anxiety night sweats sleep disorder insomnia
Anxiety night sweats? (Photo from

So, it’s 2 a.m., and I’m wide awake. I’ve just had a horrible nightmare. These happen often. I rarely have good dreams anymore thanks to my GAD. Or maybe it’s just that my mind is messed up. Too many scary movies as a child.

I usually wake up in the morning soaked in sweat despite the fact that it’s rather chilly in my room. Tonight (or this morning), I made the connection that my night sweats may somehow be related to my generalized anxiety disorder. So I looked up “anxiety night sweats.” Sure enough, there’s this article that talks about anxiety night sweats and that those who suffer from them often have trouble sleeping. As a dedicated insomniac, it takes me two hours to get to sleep. Unfortunately, the article states that the only way to get rid of anxiety night sweats is to “get your anxiety under control.”

Like it’s that easy.

So, I’ve decided that after I go back to bed (and hopefully get some sleep) and get up in the morning, I’m going to do some more research on anxiety night sweats and see what others have to say on preventing them.

Okay, so it’s 6 a.m. and I’m awake again against my will. I’m not sure I really slept at all because I remember tossing and turning for awhile, but it doesn’t matter. I’m still awake too early. I used to wake up at 6:00 because I was a morning person, but for the last few weeks I’ve reduced my stress, and I’ve been able to sleep in a bit more. I suppose this change back to earlier hours is due to a spike in stress (see my recent post Talented and Jobless – Unemployment Anxiety).

Disclaimer: I do not promote or endorse these sites, nor am I being paid to promote them. I’m merely using them as a reference.

Anyways, I looked up a couple more sources on anxiety night sweats, and this is what I found…

According to an article on wiseGEEK, those with high levels of anxiety often experience night sweats. Once again, it is suggested that you reduce your anxiety levels, but this article actually has some helpful tips on how to do that. Tips include reducing caffeine consumption, exercising regularly (I use this yoga DVD) and avoiding smoking and drinking before bed. There was an interesting bit about certain medications causing night sweats, so I took a look at my medications and side effects.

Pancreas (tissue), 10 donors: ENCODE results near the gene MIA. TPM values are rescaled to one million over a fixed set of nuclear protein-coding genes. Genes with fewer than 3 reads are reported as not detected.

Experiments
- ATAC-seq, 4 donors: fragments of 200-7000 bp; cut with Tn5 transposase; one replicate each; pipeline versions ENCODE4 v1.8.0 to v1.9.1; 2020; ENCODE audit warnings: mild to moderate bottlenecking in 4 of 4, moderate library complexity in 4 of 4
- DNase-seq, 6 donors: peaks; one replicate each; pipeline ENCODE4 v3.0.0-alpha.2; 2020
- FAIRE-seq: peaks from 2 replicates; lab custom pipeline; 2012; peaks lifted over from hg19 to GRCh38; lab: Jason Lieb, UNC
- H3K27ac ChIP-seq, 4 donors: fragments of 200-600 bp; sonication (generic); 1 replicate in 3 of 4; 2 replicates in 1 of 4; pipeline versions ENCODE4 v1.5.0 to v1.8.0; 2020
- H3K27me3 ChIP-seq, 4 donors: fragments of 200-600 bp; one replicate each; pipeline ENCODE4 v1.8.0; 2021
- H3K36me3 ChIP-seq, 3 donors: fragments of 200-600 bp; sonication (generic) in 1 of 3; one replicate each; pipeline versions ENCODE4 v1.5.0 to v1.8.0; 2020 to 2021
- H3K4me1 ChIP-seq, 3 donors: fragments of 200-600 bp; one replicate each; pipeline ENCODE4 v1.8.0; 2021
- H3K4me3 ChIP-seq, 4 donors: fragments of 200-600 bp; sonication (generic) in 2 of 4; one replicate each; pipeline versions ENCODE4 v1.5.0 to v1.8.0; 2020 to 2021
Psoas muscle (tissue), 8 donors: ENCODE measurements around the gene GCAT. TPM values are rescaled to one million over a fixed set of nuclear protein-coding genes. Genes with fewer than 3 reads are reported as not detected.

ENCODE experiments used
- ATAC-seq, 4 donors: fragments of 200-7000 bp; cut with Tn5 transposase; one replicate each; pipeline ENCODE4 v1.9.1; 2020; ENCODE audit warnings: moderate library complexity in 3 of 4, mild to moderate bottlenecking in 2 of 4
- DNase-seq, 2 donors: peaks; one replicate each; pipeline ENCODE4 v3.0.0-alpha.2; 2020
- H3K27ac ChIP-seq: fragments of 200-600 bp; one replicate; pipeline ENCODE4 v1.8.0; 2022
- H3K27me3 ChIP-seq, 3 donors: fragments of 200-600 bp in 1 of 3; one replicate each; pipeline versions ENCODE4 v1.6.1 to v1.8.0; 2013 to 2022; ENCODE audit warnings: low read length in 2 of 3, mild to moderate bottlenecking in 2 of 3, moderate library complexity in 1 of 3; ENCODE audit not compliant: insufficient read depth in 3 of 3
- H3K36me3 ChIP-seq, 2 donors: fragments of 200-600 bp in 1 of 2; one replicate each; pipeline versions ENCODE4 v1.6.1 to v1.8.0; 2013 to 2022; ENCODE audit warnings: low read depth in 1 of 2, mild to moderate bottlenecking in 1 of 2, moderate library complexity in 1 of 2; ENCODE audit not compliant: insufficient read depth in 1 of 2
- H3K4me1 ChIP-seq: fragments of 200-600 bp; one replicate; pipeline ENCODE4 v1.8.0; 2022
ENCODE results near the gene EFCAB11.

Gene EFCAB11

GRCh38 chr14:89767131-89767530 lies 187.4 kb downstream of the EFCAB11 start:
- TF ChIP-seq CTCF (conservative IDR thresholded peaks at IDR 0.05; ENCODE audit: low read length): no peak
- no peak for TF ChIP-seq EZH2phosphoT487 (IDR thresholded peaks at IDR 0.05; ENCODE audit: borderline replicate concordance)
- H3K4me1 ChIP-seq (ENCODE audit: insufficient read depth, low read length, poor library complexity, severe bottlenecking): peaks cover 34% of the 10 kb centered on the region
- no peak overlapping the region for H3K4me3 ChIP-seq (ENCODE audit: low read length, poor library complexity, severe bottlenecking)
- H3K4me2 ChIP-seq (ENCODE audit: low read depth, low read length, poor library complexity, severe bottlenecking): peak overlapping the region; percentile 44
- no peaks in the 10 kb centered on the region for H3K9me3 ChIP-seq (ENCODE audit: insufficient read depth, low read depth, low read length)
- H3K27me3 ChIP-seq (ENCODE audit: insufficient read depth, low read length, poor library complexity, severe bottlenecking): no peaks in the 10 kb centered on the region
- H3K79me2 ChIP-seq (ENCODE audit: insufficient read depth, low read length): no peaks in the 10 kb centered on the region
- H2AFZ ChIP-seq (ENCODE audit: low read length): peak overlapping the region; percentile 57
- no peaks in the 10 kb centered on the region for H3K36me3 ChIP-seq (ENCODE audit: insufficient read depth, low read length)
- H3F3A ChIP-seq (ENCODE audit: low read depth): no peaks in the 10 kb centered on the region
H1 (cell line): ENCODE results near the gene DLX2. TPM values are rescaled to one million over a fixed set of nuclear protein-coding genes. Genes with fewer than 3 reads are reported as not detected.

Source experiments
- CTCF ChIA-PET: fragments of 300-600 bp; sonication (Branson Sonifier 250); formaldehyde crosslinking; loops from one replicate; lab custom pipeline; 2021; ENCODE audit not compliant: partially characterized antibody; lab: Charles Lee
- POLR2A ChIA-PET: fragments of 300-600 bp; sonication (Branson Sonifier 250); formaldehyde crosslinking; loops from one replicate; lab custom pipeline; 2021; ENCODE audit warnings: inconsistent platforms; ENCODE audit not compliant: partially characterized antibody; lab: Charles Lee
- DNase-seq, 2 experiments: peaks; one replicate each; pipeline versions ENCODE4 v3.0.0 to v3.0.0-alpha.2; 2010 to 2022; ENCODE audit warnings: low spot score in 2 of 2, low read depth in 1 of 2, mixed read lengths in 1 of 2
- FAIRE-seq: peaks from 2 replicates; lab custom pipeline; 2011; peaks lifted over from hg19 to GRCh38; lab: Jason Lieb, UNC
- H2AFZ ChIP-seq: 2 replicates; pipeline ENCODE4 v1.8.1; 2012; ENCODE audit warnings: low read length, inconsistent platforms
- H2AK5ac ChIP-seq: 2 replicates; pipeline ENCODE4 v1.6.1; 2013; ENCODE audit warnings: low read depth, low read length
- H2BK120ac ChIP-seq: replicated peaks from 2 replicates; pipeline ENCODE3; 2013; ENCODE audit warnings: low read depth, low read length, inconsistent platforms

pills medications side effects mixing drugs
Always know the side effects of your medications. (photo from Getty Images)

The side effects of my sleep medication… holy crap. That will have to be a post for another day because there are literally SO MANY SIDE EFFECTS that I’m now considering asking my doctor for a different prescription. You’d think that I’d have carefully checked all of the side effects, and you’d be right. But I was first prescribed this years ago, and I’ve forgotten pretty much everything about it, other than that it helps me sleep. Let’s just say that it could be at least part of the cause of my night sweats.

Carrying on…

WebMD, who apparently partners with the cosmetic company Boots, has a section on its website about anxiety night sweats and cold sweats under “sleep disorders.” As I suspected, it mentions that nightmares can cause anxiety night sweats. The difference between cold sweats and night sweats, they say, is that cold sweats occur when you’re awake, and night sweats occur when you’re asleep.

Going back to how cold my room is (I sleep in the basement), the article makes sure to mention that to differentiate anxiety night sweats from just overheating, you need to make sure you’re not wearing too many bed clothes, putting too many blankets on your bed, or keeping your room too warm. I do have an extra blanket on my bed, but keep in mind I am only 89 lbs. I get cold easily. So… I’m pretty sure that it’s not the temperature of my room.

I feel like I’m rambling a bit, so I’ll wrap this up by saying I will continue to look into this and let you know how things go. If you are suffering from night sweats or cold sweats, and you’re concerned that it might be due to a health problem, please talk with your doctor. Don’t take these articles as gospel. Talk to your doctor about your unique medical situation.